Many works on damage model are dedicated towards the notion of effective quantities, making the establishment of damage state relatively indirect. In this paper, we follow the approach of taking damage internal variable as a two-order three-dimension tensor but adopt the viewpoint raised by Ying [15] that plastic deformation and damage of rock can be treated uniformly as a macroscopic representation of the emergence, development, and accumulation of microscopic faults within rock. In this way, a revised general form of elastoplastic damage model for rock containing damage variable of tensor form is derived. By utilizing the assumption of strain separation, the tensor form damage variable is related to different damage forms in an intuitive way and the evolution laws of strength and stiffness for rock materials in these damage states are described, respectively.

2. A Revised General Form of Elastoplastic Model with Damage Variables of Tensor Form Considered

Continuum damage models are usually established by introducing particular damage variables and evolution laws, where the damage variables show to what extent damage develops. Nowadays, what is wildly used in a large amount of literature is the concept of effective stress, in which, take the scalar damage variable , for example, takes value 0 or 1 denoting no damage or full damage, respectively, and can be seen as the damage coefficient; a model containing damage variable can be established through the principal of equivalence (stress equivalence, strain equivalence, or energy equivalence). However, when considered based on the intrinsic mechanism, damage can, together with plastic deformation, be seen as the result of emergence and development of microscopic faults that only differs from plasticity by the effects on strength and stiffness [15]. In this section, the results in reference [15] are generalized and derivation similar to plastic internal variables is made about damage internal variables.

As exposed in previous section, rock damage has several basic types, each affecting the strength and stiffness in different way. Similar to plastic internal variables, introduce in constitutive relation a damage internal variable    of tensor form, which leads towhere and denote stress and strain components, respectively, and denotes plastic internal variable. Differentiate (1) with respect to time; stress rate can be expressed aswhere , , and each denotes elastic stress rate, plastic stress rate, and damage stress rate (Einstein’s summation convention is always assumed in this paper); here, denotes elastic stiffness. For static problem, there is no need to differentiate with respect to real time. Similarly, strain rate can be expressed aswhere , , , and is the elastic flexibility.

Assume and are the bound for plasticity and damage in stress and strain space. In fact, shear damage criterion for rock material is often expressed as a form similar to plastic yield function (such as functions of Drucker-Prager type) in application; this justifies the unified treatment for the judgment of plasticity and damage. For materials satisfying Ilyushin’s postulate , similar to the general theory for elastoplastic model, a generalized associated flow law can be obtained by constructing a circular path in strain space:Equation (4) is also suitable for softening material. Similarly, (4) can be extended to nonassociated materials. Still treat damage and plasticity in a unified way, and it can be assumed thatorwhere and denote plastic and damage potential function in stress and strain space, respectively.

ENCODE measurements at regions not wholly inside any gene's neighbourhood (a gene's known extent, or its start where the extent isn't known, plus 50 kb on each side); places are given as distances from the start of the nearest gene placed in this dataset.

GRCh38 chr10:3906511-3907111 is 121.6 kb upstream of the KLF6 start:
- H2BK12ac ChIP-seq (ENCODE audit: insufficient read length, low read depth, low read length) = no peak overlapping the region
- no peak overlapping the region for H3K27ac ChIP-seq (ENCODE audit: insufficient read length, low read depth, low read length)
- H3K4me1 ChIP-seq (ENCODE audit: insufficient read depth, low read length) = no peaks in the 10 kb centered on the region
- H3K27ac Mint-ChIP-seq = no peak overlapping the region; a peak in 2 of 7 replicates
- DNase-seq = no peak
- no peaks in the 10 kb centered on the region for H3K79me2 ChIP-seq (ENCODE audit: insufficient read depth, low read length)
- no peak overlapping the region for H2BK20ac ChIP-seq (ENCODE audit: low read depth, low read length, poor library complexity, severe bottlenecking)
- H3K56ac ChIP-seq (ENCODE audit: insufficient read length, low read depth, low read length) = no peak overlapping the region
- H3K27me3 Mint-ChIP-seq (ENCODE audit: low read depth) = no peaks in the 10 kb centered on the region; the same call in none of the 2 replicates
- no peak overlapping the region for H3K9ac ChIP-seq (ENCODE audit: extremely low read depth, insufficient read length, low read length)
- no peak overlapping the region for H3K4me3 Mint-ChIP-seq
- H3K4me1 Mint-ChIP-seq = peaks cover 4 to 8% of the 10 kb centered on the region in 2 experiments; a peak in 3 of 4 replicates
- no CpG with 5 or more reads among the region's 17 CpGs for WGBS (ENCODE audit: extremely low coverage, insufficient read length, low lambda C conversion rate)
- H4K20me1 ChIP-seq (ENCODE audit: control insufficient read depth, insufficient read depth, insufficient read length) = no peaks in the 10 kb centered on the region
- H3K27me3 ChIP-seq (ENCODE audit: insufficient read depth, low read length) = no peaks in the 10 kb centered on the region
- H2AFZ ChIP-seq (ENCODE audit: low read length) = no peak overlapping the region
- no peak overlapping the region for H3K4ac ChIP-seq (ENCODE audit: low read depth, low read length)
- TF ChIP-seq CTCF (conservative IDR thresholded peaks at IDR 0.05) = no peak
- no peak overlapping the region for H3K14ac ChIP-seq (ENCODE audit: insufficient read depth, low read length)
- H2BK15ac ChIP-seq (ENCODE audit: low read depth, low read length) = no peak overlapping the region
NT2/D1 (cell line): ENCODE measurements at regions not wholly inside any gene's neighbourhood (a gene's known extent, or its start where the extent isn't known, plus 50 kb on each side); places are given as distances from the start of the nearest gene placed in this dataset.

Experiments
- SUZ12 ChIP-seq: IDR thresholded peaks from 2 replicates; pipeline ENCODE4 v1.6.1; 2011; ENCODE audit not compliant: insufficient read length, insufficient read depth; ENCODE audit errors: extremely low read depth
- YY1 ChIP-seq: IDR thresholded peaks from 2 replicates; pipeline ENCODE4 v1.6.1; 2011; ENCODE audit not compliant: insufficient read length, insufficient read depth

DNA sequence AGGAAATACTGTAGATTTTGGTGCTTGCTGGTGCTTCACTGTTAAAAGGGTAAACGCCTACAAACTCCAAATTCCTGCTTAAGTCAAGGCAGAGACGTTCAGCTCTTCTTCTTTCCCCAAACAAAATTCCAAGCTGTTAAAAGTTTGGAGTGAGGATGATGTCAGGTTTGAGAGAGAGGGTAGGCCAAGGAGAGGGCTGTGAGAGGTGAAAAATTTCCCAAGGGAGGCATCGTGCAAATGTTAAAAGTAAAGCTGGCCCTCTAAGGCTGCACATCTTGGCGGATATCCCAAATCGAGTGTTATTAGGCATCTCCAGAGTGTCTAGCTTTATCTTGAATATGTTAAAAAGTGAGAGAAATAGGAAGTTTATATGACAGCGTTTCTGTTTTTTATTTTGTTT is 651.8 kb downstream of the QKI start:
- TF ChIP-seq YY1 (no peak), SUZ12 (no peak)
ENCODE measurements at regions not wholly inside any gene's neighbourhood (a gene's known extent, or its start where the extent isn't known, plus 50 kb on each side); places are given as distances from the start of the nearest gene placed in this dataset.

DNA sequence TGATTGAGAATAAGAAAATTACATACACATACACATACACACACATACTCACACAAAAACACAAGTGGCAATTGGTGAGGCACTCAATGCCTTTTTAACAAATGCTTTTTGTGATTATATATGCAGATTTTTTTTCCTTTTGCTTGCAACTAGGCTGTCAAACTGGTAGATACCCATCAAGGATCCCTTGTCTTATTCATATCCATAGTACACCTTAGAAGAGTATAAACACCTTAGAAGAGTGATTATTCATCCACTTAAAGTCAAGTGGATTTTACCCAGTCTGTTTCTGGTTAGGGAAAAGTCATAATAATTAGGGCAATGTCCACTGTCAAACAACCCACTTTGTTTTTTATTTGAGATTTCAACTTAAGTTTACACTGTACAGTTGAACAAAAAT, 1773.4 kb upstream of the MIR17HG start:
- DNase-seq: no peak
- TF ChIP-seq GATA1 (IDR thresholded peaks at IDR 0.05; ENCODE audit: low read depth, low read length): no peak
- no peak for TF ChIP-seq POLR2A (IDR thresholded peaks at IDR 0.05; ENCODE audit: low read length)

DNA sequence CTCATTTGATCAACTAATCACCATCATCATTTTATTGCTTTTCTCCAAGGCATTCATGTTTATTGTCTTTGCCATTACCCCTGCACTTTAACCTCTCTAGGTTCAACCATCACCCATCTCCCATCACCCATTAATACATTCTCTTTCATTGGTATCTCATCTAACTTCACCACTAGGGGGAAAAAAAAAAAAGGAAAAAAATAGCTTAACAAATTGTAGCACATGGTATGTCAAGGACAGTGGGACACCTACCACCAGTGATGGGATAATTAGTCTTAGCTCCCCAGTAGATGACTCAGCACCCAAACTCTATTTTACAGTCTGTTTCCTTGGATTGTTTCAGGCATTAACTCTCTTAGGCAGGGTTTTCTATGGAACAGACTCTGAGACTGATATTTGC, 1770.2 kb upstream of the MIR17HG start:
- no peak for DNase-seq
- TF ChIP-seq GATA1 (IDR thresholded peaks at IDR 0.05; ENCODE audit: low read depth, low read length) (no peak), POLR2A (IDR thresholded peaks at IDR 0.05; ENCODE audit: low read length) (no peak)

From the consistency condition in strain space that , it can be derived that is proportional to when loading; namely, , where is the function of strain and . More generally, to take into account situations when it is not loading, introduce Macaulay bracket satisfyingit can be obtained thatCombine (6) and (8); it can be shown that has direction and is proportional to . Thus, it can be assumed thatand similarly for stress rate, Let and . When loading, it can be obtained that or . Suppose and satisfy the relation ; it can be derived that , where . When , we have . Let ; it can be obtained that and together with (9) and (10) we get

Equations (11) and (12) have the same looking with general elastoplastic relation but implicitly contain the effect of damage variable on rock’s strength and stiffness. To clarify it, the specific form of is derived. Introduce two hypothesizes raised in [15]:(1)Rock’s stiffness matrix degenerates as damage develops. Damage strain is induced by the degeneration of elastic stiffness matrix coefficients; namely, . Thus, damage strain rate can be defined as(2) can be expressed as a homogeneous linear form of ; that is,where is the function of plastic strain and damage variable.Substituting (13) and (14) into (12) leads to The equation above can be regarded as a system of linear equations about plastic strain rates, which can be solved aswhere